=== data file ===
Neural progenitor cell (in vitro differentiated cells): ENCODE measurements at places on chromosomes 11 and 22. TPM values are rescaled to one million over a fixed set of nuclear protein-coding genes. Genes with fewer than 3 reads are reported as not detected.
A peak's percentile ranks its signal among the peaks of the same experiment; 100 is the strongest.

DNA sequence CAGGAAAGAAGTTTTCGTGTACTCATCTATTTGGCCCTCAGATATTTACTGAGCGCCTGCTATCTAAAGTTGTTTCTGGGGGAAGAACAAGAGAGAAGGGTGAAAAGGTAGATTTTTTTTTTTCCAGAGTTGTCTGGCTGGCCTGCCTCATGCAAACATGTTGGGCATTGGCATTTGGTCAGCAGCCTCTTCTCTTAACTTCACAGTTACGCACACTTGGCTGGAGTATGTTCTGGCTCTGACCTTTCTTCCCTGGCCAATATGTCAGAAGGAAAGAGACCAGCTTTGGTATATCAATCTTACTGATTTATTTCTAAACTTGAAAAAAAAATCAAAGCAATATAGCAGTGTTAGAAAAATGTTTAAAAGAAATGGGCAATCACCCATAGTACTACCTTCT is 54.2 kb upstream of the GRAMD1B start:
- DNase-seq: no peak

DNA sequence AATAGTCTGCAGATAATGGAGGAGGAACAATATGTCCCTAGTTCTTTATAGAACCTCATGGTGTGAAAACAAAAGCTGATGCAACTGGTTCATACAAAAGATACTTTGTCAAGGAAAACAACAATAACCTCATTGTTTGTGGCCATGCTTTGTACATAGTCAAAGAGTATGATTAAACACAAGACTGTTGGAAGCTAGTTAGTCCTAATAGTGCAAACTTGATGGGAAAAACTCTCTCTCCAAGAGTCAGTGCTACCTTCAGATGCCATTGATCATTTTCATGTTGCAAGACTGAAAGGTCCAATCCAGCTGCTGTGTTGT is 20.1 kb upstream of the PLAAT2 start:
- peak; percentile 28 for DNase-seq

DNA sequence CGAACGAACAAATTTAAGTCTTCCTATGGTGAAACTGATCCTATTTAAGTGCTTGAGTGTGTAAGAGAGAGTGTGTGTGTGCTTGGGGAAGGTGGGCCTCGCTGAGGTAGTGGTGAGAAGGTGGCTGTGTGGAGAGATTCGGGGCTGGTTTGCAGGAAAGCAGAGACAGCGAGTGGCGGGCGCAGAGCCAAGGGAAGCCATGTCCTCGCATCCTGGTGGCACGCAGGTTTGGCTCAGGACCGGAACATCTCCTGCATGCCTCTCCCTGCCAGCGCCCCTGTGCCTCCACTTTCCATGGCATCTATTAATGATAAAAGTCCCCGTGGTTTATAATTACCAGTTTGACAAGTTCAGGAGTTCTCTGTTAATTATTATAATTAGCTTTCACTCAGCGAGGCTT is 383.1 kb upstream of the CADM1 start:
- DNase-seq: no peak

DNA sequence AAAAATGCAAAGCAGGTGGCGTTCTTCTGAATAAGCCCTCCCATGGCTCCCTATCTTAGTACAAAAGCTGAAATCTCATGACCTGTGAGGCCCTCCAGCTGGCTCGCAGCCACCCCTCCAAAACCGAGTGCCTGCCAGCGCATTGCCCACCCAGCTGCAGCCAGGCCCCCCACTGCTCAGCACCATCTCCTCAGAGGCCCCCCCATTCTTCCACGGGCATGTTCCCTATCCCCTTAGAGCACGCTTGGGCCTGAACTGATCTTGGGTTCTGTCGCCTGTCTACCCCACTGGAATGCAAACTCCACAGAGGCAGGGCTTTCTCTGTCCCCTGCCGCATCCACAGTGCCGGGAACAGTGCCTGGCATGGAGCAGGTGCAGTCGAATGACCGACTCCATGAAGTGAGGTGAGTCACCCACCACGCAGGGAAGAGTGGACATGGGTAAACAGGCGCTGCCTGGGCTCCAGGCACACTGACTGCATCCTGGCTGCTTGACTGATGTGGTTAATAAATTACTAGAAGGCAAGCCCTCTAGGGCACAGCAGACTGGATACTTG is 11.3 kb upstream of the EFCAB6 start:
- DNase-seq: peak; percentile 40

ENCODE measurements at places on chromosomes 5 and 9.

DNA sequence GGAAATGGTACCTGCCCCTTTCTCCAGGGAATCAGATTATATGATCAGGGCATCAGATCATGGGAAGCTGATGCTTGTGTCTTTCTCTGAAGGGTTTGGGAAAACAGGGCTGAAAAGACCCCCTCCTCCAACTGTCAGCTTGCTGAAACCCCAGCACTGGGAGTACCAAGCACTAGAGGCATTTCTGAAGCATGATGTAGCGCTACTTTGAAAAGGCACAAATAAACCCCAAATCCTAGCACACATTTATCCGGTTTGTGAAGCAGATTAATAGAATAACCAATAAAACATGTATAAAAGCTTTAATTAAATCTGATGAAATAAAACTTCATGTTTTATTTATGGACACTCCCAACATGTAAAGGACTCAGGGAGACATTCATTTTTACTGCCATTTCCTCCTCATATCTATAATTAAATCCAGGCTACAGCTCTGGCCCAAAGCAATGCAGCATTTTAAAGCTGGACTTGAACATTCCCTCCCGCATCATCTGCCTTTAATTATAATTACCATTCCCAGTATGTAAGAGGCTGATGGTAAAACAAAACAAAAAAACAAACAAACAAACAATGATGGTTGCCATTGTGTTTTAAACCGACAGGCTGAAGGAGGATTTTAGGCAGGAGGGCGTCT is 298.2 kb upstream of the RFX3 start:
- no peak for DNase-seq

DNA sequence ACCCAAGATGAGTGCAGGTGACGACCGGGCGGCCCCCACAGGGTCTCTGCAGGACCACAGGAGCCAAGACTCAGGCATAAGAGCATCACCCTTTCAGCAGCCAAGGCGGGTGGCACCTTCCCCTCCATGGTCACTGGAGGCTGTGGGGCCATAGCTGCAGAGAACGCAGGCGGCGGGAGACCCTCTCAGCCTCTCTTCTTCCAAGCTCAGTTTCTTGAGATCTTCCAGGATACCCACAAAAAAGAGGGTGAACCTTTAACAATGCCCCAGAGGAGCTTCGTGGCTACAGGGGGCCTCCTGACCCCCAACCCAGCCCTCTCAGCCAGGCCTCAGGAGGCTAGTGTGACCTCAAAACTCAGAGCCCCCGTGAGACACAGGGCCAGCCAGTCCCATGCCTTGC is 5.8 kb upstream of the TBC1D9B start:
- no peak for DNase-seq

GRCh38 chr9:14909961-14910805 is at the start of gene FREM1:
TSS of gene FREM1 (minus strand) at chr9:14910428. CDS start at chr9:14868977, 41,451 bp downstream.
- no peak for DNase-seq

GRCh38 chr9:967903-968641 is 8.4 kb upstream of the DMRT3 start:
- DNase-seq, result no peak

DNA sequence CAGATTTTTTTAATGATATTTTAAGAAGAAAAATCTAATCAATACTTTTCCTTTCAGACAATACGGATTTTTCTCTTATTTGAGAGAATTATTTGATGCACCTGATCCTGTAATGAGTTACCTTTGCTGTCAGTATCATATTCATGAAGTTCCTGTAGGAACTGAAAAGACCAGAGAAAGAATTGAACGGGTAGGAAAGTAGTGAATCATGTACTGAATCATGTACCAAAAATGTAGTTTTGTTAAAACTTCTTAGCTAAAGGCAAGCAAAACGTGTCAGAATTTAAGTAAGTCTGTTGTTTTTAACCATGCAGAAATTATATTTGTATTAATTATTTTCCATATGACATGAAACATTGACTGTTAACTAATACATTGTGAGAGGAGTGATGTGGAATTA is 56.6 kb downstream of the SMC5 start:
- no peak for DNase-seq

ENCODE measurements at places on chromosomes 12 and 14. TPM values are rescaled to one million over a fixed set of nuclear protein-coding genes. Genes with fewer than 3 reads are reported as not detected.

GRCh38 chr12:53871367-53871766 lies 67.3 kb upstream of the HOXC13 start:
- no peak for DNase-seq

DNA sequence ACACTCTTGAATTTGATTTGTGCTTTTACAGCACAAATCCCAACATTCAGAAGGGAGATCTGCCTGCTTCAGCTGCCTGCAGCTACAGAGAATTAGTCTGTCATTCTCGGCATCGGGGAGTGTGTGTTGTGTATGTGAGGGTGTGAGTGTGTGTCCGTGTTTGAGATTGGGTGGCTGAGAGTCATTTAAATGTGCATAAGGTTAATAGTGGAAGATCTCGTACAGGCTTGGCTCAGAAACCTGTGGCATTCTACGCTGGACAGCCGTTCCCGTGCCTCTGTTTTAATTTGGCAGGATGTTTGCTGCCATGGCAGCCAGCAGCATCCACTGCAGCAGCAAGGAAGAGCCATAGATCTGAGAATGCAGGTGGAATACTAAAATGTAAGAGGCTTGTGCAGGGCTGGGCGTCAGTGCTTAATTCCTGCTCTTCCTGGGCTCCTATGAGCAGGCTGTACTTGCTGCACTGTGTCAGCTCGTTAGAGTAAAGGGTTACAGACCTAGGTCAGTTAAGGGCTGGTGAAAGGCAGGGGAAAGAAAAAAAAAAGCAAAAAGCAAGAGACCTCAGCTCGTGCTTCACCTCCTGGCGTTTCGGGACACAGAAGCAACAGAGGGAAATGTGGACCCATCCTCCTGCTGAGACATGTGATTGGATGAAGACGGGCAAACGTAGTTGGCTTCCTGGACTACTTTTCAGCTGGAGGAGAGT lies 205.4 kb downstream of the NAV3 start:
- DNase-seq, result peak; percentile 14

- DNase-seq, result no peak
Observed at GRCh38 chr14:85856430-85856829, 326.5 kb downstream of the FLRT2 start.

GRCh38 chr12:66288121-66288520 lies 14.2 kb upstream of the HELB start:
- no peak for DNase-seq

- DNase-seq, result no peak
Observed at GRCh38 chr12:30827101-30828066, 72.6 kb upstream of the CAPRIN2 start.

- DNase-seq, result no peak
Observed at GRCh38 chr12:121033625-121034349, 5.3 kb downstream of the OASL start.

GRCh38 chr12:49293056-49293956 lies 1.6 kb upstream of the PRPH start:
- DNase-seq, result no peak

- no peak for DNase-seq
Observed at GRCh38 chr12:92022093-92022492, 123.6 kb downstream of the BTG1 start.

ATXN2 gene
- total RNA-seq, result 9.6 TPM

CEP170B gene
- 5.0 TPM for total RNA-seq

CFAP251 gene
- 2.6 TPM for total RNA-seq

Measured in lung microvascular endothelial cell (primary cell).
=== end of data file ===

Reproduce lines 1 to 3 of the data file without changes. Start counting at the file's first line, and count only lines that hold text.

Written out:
Neural progenitor cell (in vitro differentiated cells): ENCODE measurements at places on chromosomes 11 and 22. TPM values are rescaled to one million over a fixed set of nuclear protein-coding genes. Genes with fewer than 3 reads are reported as not detected.
A peak's percentile ranks its signal among the peaks of the same experiment; 100 is the strongest.

DNA sequence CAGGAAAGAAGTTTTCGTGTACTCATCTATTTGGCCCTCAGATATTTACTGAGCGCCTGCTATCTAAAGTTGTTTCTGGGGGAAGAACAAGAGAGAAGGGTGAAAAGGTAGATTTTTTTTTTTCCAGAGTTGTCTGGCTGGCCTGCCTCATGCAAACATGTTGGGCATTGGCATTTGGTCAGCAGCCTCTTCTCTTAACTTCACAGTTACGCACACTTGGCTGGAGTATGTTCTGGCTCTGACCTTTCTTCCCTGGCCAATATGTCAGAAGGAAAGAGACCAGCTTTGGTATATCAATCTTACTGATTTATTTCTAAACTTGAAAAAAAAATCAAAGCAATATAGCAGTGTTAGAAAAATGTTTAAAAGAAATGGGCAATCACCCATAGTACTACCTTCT is 54.2 kb upstream of the GRAMD1B start: